The risks of joint ownership between generations
Adding your child’s name to a bank account or other investment might seem like a good idea, but make sure you protect your assets before you do so.
Organising finances and the management of assets within a family can be easy if you get professional help. Doing it on your own can often be a tricky business. Even when dealing with people you love and trust completely, things can go wrong and could lead to messy family legal disputes and ongoing feuds.
One area of estate planning and financial management that can commonly lead to problems is joint ownership between generations. Adding a son or daughter’s name to an asset you own, for example a bank account or a property title, might seem like a good idea, but you should always think carefully before choosing the joint ownership approach.
Why might I want to add my son or daughter’s name to an asset?
Joint ownership is commonly seen between spouses, for example a husband and wife holding a joint bank account, and it’s usually quite easy to resolve any ownership disputes if the marriage breaks down. But when joint ownership is held between generations, problems can commonly arise.
There are many situations where joint ownership might seem like the best solution for you. For example, maybe your mother or father is slowing down with age and needs a little bit of help managing their finances. In other circumstances, maybe you want to help your son or daughter out of a financial tight spot and pay their bills, or perhaps you view joint ownership as a simple alternative to preparing a will. To solve the perceived problem, you decide to add your relative’s name to your bank account, to the title of a property you own, or to any other investment held in your name.
Whatever the case may be, adding the name of a family member from a different generation to any asset you own can be very problematic. Let’s take a closer look at why that’s the case.
Risks of joint ownership between generations
To better understand the risks involved, let’s look at a case study of 74-year-old Jim and his eldest daughter, Jodie. As he gets older, Jim is having an increasing amount of trouble managing all his finances. To make matters easier, he decides to add Jodie as a joint owner on his transaction and savings accounts and on his home. Jim thinks this step will simplify his life from a financial point of view, but little does he know the problems it could cause if:
Jodie gets into financial trouble
Think about the problems Jim could face if Jodie goes bankrupt or if she’s the subject of expensive legal action. Because Jodie is now a joint owner of all of Jim’s assets, her creditors can now try to claim some or all of Jim’s assets in order to recoup their losses.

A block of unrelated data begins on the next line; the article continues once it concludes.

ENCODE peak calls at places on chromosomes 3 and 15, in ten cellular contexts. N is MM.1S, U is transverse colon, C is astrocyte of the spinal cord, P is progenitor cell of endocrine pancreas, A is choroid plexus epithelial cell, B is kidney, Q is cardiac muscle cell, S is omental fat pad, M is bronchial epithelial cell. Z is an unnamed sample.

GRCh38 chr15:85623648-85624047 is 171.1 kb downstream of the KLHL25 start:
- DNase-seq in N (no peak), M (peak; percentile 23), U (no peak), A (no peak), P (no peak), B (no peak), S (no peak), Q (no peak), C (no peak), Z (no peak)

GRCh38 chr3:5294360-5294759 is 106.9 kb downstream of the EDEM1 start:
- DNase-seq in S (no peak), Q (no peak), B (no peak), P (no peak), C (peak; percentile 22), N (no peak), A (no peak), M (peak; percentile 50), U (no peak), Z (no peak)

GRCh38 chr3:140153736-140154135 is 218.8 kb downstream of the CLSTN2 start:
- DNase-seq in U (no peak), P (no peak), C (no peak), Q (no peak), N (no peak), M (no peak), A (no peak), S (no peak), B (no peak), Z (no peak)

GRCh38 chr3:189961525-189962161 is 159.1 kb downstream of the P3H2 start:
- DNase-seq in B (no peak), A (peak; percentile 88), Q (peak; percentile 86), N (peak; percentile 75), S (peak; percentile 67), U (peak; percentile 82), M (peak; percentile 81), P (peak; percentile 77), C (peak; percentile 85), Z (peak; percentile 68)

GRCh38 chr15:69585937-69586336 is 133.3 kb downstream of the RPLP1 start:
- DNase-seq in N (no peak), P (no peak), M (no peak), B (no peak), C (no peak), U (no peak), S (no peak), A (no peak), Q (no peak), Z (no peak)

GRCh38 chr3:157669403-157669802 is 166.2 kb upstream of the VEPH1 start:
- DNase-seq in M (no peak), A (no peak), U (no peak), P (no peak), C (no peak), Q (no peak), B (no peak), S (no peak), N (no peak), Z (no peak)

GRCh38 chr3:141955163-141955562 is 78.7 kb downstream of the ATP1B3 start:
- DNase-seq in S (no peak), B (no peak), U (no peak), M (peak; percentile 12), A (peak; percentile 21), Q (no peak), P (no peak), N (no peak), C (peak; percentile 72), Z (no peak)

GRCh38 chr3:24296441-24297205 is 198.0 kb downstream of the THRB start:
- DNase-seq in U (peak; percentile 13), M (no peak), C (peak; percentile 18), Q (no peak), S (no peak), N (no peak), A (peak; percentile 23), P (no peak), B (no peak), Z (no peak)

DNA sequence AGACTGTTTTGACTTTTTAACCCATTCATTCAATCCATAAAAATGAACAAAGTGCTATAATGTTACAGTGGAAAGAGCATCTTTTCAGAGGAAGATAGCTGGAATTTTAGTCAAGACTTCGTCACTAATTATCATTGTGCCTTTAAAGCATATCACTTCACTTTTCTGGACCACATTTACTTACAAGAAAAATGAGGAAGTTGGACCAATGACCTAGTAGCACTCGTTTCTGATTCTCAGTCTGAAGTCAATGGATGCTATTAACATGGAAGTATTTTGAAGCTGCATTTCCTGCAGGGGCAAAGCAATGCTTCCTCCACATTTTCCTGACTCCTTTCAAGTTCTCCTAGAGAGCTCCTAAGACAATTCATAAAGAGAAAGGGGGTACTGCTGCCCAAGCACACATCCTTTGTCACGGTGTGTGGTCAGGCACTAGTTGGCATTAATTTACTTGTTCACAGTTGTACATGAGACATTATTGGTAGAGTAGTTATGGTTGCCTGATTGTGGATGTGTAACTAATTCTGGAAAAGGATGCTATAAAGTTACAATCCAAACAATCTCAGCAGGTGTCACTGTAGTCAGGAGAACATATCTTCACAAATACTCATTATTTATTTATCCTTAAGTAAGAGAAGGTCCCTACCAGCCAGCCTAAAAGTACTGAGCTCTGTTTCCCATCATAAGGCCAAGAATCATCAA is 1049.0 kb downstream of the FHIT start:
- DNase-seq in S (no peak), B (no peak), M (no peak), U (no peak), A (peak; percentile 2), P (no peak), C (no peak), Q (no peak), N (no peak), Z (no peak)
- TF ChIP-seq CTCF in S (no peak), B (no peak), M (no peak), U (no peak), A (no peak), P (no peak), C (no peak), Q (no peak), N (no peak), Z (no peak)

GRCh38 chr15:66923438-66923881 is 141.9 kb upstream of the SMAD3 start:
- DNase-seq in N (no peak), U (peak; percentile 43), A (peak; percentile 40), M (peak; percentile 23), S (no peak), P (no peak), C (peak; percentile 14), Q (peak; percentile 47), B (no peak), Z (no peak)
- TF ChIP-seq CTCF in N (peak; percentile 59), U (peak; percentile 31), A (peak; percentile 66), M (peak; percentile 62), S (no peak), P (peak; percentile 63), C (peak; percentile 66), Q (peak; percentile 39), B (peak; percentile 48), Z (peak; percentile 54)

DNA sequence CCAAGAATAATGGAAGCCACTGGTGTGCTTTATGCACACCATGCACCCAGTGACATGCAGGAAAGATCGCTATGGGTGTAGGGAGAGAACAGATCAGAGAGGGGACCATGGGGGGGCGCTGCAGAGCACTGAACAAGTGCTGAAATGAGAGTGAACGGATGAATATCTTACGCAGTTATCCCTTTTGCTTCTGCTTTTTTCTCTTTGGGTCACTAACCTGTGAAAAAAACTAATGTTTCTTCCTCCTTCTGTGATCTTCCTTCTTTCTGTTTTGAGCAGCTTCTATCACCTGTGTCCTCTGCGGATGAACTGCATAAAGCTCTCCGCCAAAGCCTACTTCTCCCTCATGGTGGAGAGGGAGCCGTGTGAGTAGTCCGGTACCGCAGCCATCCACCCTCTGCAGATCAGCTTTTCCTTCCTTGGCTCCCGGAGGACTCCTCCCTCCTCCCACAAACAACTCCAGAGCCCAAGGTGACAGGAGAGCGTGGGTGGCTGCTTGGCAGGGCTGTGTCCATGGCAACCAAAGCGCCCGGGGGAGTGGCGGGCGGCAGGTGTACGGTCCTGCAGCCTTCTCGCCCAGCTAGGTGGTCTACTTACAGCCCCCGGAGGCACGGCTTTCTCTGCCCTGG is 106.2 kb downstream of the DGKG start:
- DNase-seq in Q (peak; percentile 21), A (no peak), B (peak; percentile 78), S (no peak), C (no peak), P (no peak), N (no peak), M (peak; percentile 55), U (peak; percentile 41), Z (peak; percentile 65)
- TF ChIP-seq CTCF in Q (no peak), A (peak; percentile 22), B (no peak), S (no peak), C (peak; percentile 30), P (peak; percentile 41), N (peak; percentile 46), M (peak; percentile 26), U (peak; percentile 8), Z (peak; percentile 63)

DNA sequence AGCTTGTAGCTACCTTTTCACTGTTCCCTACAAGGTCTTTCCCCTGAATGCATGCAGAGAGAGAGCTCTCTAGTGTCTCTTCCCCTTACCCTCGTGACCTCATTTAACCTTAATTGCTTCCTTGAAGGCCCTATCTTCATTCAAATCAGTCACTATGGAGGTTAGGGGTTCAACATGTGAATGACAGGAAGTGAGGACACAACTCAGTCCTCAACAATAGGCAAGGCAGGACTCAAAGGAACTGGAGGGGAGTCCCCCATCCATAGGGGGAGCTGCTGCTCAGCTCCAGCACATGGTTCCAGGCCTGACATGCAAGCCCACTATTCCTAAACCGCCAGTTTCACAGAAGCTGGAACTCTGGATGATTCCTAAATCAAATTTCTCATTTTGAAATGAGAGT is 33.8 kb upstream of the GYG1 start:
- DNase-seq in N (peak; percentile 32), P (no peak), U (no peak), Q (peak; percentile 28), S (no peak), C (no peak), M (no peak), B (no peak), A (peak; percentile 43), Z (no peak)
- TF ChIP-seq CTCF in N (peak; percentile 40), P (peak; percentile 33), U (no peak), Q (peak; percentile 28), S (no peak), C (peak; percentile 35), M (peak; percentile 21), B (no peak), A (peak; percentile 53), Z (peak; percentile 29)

Jodie now has equal rights as Jim to all the assets, so now Jim not only has to worry about his own debts, but he also needs to keep an eye on Jodie’s finances as well to ensure that they don’t affect him.
Jodie gets divorced
If Jodie’s marriage falls apart and her former husband files for divorce, he could be well within his rights to claim his share of the joint assets as part of the marital estate.
By taking the simple step of adding Jodie as a joint owner, Jim’s home and his investments could all be at risk.
Jodie borrows Dad’s money
Let’s say Jodie’s car breaks down at the same time as she’s getting some repair work done to the roof of her house. All of a sudden, Jodie has a couple of expensive bills to pay and is a little short of cash. She knows her dad’s savings account is just sitting there – Jim isn’t using the money, and he won’t notice if she pays it back in the next couple of months, so what’s the harm in dipping into Dad’s savings?
This certainly wasn’t what Jim had planned when he added Jodie as a joint owner, and while you think that this situation might never happen to you, it’s a problem that occurs more often than you might think.
Jodie doesn’t want to share
When his dodgy heart finally gives out and Jim passes away, Jodie’s brother and sister think it’s time to sit down and discuss splitting up their dad’s estate. But Jodie has other ideas. There is no estate to be split up between the children, she claims, and her name is included on all of the assets.
If Jim had wanted his other children to get their hands on his assets, he would’ve had them listed as joint owners. But as the surviving joint owner, full ownership of Jim’s home and all his other assets passes to Jodie. The only option for Jodie’s siblings to get their rightful share is to launch legal action, which was the last thing Jim wanted to happen when he added Jodie’s name to his assets.
Jodie’s siblings want their share
Messy family legal disputes are far too often the end result of joint ownership between generations. For example, did Jim want his assets to be distributed equally among his children, with Jodie added as a joint owner only to ensure that the assets were managed appropriately?
Or did Jim really want all of his assets to pass to Jodie – she was the one who cared for him in his old age when his other kids couldn’t spare the time, so did he want to give her a financial boost? In many cases, the only way to sort out these disputes is to head to court – and rack up thousands of dollars of legal fees in the process.
Of course, some of the risks mentioned above really are worst-case scenarios. These are likely not going to occur within your own family, but you should still protect your assets just in case.
Adding someone else’s name to any assets you own is rife with complications. In many cases, looking into setting up a power of attorney or financial planner to help you manage your finances as you grow older, plus creating a will to specify how you want your assets to be distributed when you pass away, can save a whole lot of family heartache.